KARACHI, June 29: Although Pakistan has in some areas moved slowly towards pro-female legislation, most women remain either unaware of their legally-recognised rights or are prevented from using them by a patriarchal society and a traditional mindset.
Nowhere is this clearer than in the case of Section 18 of the nikahnama (Muslim marriage contract), which – subject to the groom’s agreement at the time of marriage — gives a wife the right to institute divorce proceedings.
Lawyers and women’s rights groups point out that although this clause allows women to file for divorce using the same legal procedures as are ordinarily followed by men, in 99 per cent of the cases Section 18 of the nikahnama is struck out at the time of marriage and rendered not applicable, thus stripping women of a right that is recognised under the law.
The right granted under Section 18 of the nikahnama refers to Section 8 of the Muslim Family Laws Ordinance 1961. When invoked, it allows a woman to divorce her husband using Section 7 of the Muslim Family Laws Ordinance 1961, which defines the procedure for talaq (divorce). Significantly, it allows a woman to institute divorce proceedings while retaining her rights over the dower amount, or haq meher, agreed upon by the contracting parties and recorded on the nikahnama.
The clause is of vital significance since a woman who does not have the right of divorce under Section 18 of the nikahnama must resort to pleading for khula (dissolution of marriage), a procedure during which she loses her claim over the dower, alimony or maintenance.
The usual procedure for divorce (as opposed to khula) is that under Section 7 of the Muslim Family Laws Ordinance 1961, the husband presents a notice to the nazim of the relevant union council. If the nazim’s efforts to bring about reconciliation fail, a certificate of divorce is issued within 90 days. Section 8 of the same ordinance dictates an identical procedure for women who have the right of divorce under Section 18 of the nikahnama.
Despite the advantages of this clause in the nikahnama, lawyers and clerics told Dawn that in actual practice, barely one per cent of women contracting marriages claim the right.
Â‘One of a thousand retain right’
Even though the law recognises a woman’s right to institute divorce proceedings under Section 18 of the nikahnama, the procedure nevertheless remains controversial.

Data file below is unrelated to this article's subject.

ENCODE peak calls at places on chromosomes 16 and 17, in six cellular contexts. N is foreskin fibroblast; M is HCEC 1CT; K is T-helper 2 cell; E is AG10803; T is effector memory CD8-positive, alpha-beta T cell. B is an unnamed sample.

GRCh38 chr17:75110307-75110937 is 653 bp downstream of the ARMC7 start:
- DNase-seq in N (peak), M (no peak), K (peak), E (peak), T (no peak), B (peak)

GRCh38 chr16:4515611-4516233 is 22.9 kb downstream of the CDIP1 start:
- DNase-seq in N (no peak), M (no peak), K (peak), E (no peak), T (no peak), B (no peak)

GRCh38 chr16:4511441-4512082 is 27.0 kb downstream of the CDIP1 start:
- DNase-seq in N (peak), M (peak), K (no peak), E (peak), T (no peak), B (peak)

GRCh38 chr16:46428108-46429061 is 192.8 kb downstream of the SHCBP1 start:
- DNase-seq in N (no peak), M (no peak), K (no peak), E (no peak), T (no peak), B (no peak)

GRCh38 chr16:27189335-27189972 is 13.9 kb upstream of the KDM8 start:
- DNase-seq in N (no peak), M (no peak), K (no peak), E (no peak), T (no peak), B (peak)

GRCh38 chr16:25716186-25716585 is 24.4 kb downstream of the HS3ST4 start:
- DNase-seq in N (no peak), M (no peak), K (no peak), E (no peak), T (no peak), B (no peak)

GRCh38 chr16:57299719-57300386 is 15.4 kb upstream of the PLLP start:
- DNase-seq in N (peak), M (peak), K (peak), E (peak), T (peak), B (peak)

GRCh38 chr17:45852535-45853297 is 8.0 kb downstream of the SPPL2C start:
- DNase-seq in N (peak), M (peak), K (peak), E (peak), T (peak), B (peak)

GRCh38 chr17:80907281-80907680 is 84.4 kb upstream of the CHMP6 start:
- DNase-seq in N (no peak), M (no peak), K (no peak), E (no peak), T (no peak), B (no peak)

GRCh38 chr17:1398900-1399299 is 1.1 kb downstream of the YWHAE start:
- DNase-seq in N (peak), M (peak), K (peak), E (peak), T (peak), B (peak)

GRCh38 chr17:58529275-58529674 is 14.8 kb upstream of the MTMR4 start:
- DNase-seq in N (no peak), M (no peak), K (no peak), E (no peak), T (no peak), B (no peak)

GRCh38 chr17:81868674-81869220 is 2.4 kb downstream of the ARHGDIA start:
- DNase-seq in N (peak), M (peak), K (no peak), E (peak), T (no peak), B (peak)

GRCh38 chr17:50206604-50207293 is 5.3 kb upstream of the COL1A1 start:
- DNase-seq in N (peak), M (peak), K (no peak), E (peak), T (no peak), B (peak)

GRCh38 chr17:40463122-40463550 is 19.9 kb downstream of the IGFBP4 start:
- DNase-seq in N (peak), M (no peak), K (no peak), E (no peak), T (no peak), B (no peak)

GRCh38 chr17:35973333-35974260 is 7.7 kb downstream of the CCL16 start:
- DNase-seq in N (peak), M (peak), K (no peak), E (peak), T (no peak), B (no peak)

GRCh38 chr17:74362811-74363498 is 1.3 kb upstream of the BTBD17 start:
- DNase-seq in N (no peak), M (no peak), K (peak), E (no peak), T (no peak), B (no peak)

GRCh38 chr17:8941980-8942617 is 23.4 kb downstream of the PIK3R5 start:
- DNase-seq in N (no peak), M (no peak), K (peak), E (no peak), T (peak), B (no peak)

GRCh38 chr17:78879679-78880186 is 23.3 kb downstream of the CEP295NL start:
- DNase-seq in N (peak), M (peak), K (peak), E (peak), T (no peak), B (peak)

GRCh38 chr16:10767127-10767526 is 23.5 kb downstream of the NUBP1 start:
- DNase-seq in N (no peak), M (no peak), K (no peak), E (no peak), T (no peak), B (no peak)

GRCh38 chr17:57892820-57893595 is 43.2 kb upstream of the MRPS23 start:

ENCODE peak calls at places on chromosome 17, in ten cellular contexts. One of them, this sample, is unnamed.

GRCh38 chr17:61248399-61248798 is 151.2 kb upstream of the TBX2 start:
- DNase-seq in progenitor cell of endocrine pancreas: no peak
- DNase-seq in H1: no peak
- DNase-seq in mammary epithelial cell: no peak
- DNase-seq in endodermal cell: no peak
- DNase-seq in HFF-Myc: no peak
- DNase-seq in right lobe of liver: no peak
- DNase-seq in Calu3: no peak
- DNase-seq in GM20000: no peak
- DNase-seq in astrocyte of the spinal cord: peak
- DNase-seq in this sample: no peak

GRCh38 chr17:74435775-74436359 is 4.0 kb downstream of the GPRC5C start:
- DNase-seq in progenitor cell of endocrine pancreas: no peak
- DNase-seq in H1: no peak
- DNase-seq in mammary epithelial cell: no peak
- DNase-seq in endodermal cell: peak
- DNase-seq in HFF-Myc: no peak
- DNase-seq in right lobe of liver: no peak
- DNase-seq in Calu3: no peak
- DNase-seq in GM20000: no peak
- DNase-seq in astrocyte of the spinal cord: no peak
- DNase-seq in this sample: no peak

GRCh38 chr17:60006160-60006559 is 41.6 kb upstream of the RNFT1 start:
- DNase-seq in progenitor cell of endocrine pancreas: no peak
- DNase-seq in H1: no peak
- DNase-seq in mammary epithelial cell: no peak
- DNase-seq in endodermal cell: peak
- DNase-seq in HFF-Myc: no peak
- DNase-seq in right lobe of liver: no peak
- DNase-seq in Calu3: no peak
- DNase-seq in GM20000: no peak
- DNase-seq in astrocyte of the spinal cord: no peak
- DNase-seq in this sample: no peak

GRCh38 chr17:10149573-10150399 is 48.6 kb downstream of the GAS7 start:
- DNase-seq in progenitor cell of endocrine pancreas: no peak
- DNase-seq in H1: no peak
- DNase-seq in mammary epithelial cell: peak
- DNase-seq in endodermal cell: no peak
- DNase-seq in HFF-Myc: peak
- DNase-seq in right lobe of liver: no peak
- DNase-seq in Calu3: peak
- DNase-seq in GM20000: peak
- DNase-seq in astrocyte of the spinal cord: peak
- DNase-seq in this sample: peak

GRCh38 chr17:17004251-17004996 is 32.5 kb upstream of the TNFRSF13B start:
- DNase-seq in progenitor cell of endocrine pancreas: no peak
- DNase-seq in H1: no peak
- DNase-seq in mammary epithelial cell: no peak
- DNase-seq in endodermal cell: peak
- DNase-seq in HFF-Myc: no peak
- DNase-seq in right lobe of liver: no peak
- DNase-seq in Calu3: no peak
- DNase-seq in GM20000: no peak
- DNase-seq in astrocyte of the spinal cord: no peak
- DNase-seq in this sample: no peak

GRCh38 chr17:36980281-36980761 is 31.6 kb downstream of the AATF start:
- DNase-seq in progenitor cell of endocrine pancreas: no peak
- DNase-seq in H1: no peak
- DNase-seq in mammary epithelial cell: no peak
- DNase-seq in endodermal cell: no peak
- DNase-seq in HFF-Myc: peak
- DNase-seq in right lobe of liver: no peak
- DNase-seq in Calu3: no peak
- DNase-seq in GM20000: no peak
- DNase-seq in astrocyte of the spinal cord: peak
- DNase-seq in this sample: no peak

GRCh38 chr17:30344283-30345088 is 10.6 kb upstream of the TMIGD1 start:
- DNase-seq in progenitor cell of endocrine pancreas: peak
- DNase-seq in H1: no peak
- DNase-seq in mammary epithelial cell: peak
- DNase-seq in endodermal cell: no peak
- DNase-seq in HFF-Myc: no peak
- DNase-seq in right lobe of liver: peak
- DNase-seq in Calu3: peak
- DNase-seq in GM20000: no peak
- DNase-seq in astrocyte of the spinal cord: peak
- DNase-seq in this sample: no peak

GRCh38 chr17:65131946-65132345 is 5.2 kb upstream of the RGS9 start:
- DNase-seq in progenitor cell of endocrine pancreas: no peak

University teacher Professor Abdul Ghafoor, for example, claimed that women cannot be granted the right of divorce. “Islam gives women the right to separation and men the right of divorce,” he maintained. “These rights cannot be reversed.” He added that in his long experience of conducting nikah ceremonies — over 600 — he had never come across a woman or family that asked for the right of divorce under Section 18 of the nikahnama.
This may appear to question the relevance of the law concerned, which states that “Where the right to divorce has been duly delegated to the wife and she wishes to exercise that right […] the provisions of Section 7 shall […] so far as applicable, apply” (Section 8, Muslim Family Laws Ordinance 1961).
But lawyer Aftab Bano Rajput argued that since the provision has remained part of the law for decades, there is little point in continuing to debate whether or not it is appropriate for women to be granted the right of divorce. Nevertheless, she conceded, there is a great gap between theory and reality. Â“I think that perhaps one out of a thousand women would have been given the right,” she commented. “About ten years ago, I came across one case where the woman had the right under Section 18 of the nikahnama, and that too because her sister was a lawyer.” Refuting the suggestion that retaining the right paved the way for a troubled marriage, she added that she knew a couple of women who had the right to divorce but remained happily married. “When a woman is granted the right of divorce, she is given a terra firma,” she opined. “The husband subsequently remains somewhat cautious since he knows that if she is tested beyond endurance, she could simply leave him.”
The fact that Section 18 of the nikahnama is rarely invoked is confirmed by Noor Naz Agha of the Women Lawyers’ Association. “Less than one per cent of the women or their families demand the right of divorce,” she told Dawn. “First, few people know what the right means or entails and secondly, many feel that it is inauspicious to ask for this particular right at the time of marriage.” Nevertheless, she pointed out, there is a stark contradiction since no one gives a second thought to the man’s right to divorce, but the same thing becomes objectionable when it refers to a woman.
Saeed Ghani, who has served as a nazim for Union Council 4 for over four years, said that among the few cases of divorce that come to him, hardly any are filed by women.
Nevertheless, there have been instances where the right to divorce has been granted as a matter of course.
Irfan Aziz, for example, is a professor who gave his wife the right under Section 18 of the nikahnama, although he admits that neither his family nor that of his bride gave the provision a thought — or even knew about it. “The fact is, however, that the days are long past when women were considered irrational. Today, they are educated and logical and compete with men in every field,” he commented.
Mr Aziz said that he came to know about the clause through debates on TV, and resolved to give his wife the right to divorce. However, he did not tell his family what Section 18 of the nikahnama pertained to, since he believed that they would have trouble accepting it.
The fact that few women or their families retain the fundamental right to divorce is a sad indictment on citizens’ level of familiarity with their legal rights and obligations. In most cases, a number of sections of the nikahnama are struck out at the time of marriage, and Section 8 is one of the most common casualties.